The Subject of Conceptual Mapping: Theological Anthropology across Brain, Body, and World

The Subject of Conceptual Mapping: Theological Anthropology across Brain, Body, and World AbstractResearch in conceptual metaphor and conceptual blending-referred to collectively as “conceptual mapping”-identifies human thought as a process of making connections across fields of meaning. Underlying the theory of conceptual mapping is a particular understanding of the mind as embodied. Over the past few decades, researchers in the cognitive sciences have been “putting brain, body, and world back together again.” The result is a picture of the human being as one who develops in transaction with her environment, and whose highest forms of intelligence and meaning-making are rooted in the body’s movement in the world. Conceptual mapping therefore not only gives us insight into how we think, but also into who we are. This calls for a revolution in theological anthropology. Our spirituality must be understood in light of the fact that we are embodied beings, embedded in our environment, whose identities are both material and discursive. Finally, using the example of white supremacy, I show how this revolution in understanding the human person can be useful for ethical reflection, and in thinking about sin and redemption. http://www.deepdyve.com/assets/images/DeepDyve-Logo-lg.png Open Theology de Gruyter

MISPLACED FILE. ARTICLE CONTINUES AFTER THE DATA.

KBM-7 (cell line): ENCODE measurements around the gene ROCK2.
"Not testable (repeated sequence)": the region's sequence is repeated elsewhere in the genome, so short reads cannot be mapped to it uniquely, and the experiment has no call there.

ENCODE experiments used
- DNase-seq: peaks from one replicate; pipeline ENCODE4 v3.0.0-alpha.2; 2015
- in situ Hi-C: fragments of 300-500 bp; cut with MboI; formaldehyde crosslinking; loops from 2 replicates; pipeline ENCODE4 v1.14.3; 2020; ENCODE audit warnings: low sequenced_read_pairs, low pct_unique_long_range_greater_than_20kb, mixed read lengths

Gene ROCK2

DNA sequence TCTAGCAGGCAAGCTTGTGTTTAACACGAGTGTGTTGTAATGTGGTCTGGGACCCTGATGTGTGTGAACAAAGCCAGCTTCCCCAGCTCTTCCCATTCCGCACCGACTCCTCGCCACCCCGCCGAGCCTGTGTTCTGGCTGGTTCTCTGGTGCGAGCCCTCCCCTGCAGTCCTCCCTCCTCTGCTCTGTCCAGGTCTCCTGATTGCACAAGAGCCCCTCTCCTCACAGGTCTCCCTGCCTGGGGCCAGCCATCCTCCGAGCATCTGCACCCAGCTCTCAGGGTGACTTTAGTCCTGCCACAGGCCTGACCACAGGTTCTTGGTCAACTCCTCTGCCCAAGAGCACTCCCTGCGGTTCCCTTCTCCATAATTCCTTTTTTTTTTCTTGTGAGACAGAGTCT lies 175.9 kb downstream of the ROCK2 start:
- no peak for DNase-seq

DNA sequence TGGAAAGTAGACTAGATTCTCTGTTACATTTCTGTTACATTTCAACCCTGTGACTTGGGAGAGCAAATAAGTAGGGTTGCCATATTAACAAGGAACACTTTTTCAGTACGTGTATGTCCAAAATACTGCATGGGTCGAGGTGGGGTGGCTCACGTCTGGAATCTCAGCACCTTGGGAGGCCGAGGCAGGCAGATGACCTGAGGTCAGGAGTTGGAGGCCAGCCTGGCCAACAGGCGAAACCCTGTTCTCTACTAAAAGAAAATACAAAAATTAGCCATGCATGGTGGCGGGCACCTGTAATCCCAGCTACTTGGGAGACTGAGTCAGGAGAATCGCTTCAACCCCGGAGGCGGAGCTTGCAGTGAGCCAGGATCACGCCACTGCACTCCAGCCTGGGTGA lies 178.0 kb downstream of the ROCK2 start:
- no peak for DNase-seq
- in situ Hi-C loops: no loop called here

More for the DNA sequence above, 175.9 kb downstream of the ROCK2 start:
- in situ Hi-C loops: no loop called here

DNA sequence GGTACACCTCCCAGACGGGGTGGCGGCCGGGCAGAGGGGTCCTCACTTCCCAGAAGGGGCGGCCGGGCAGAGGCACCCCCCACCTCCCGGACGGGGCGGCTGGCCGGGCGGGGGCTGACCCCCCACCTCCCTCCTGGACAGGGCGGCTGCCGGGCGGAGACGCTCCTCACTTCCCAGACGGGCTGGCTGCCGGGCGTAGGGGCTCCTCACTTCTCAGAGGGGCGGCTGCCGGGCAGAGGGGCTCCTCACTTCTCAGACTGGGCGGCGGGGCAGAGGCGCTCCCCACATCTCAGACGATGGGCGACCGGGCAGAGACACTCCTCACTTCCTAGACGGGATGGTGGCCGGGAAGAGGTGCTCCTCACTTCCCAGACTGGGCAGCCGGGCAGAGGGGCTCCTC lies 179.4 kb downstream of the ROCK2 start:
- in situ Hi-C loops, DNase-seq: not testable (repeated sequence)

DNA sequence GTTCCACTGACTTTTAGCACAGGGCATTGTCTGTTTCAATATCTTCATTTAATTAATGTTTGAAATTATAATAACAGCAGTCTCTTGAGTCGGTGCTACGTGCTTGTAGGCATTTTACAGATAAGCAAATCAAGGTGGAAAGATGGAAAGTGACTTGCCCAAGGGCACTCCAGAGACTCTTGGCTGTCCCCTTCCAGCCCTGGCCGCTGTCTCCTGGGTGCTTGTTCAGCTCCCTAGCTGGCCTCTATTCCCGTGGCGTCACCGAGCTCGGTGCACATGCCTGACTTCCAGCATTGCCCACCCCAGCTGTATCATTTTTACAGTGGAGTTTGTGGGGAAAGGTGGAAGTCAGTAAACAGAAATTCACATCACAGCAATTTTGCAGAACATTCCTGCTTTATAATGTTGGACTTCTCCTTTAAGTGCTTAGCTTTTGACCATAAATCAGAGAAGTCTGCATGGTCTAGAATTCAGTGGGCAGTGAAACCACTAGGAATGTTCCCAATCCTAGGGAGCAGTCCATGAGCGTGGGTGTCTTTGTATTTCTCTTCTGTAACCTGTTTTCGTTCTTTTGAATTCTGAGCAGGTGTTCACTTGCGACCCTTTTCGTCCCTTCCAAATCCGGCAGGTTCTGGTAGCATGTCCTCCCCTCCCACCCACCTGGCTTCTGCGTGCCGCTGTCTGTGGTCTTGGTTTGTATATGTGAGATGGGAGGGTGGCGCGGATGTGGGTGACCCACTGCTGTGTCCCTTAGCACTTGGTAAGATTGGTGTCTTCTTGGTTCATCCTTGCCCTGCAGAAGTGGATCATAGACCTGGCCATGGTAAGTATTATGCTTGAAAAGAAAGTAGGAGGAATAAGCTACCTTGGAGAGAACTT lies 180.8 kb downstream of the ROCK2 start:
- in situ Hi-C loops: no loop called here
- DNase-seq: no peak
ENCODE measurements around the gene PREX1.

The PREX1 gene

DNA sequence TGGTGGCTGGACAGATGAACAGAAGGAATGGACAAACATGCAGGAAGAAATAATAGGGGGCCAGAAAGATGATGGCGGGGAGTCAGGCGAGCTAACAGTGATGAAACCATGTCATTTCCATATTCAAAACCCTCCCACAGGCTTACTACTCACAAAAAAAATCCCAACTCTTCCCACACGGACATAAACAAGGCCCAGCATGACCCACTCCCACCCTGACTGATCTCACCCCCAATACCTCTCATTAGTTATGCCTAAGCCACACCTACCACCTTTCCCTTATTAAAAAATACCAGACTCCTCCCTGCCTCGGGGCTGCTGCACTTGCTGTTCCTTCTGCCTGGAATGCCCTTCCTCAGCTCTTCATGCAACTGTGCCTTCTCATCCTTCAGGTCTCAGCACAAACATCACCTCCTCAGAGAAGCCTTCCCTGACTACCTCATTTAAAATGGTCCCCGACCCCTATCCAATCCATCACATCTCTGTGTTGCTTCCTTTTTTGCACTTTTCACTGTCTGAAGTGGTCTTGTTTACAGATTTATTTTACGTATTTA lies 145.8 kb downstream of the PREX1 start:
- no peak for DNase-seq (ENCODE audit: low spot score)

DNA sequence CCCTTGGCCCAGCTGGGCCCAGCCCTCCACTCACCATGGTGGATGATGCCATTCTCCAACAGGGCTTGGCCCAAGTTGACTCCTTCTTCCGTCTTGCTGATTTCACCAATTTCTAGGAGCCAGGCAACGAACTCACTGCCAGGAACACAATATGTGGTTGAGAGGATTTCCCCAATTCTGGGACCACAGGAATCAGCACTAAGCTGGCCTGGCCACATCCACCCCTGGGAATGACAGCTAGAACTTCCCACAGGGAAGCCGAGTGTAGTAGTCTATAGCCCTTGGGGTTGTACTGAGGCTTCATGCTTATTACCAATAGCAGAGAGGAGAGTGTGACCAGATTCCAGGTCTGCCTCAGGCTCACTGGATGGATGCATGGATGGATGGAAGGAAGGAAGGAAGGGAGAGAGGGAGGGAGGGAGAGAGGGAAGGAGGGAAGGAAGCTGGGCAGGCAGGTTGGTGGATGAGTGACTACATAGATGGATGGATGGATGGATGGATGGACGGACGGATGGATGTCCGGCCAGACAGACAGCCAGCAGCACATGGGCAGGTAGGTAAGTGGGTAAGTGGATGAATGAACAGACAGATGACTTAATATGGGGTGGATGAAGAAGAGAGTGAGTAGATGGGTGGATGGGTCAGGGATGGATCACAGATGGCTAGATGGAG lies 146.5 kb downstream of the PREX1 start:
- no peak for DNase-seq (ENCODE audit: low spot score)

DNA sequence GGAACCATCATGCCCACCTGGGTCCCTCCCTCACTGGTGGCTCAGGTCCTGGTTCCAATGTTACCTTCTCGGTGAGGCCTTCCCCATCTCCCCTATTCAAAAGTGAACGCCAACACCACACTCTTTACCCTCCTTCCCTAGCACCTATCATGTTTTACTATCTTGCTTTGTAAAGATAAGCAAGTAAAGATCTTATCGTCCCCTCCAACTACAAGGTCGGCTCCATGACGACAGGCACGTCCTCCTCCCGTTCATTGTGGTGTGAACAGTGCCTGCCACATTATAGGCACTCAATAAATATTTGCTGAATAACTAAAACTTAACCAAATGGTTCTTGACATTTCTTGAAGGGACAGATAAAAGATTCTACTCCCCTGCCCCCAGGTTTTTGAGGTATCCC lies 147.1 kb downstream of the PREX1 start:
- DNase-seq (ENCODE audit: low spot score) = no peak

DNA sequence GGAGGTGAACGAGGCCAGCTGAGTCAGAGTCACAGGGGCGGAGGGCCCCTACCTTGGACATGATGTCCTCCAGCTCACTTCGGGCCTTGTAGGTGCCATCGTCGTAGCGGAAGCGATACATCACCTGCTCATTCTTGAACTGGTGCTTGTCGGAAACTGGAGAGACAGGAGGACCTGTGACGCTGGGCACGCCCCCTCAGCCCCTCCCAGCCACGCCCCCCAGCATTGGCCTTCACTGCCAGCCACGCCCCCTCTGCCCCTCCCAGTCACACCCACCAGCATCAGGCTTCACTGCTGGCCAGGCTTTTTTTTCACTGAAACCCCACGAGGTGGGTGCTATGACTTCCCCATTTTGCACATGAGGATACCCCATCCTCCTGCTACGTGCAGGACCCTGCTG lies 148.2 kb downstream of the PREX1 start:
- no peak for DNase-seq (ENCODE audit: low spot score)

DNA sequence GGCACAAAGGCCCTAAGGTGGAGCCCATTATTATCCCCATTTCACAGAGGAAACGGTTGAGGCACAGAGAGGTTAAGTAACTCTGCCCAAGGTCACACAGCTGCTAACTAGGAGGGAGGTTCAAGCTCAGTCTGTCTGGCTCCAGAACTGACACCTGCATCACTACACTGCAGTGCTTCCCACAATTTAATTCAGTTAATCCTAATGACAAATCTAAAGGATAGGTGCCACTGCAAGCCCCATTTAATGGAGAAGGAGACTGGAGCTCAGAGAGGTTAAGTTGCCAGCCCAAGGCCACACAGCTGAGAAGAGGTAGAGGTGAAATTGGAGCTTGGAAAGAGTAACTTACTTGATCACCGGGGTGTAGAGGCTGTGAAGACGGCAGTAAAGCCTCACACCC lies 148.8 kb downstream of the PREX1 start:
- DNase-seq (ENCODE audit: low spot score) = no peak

The Subject of Conceptual Mapping: Theological Anthropology across Brain, Body, and World

Open Theology , Volume 4 (1): 19 – Feb 7, 2018

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Publisher
De Gruyter Open
Copyright
© 2018
ISSN
2300-6579
eISSN
2300-6579
D.O.I.
10.1515/opth-2018-0009
Publisher site
See Article on Publisher Site

Abstract

AbstractResearch in conceptual metaphor and conceptual blending-referred to collectively as “conceptual mapping”-identifies human thought as a process of making connections across fields of meaning. Underlying the theory of conceptual mapping is a particular understanding of the mind as embodied. Over the past few decades, researchers in the cognitive sciences have been “putting brain, body, and world back together again.” The result is a picture of the human being as one who develops in transaction with her environment, and whose highest forms of intelligence and meaning-making are rooted in the body’s movement in the world. Conceptual mapping therefore not only gives us insight into how we think, but also into who we are. This calls for a revolution in theological anthropology. Our spirituality must be understood in light of the fact that we are embodied beings, embedded in our environment, whose identities are both material and discursive. Finally, using the example of white supremacy, I show how this revolution in understanding the human person can be useful for ethical reflection, and in thinking about sin and redemption.

Journal

Open Theologyde Gruyter

Published: Feb 7, 2018

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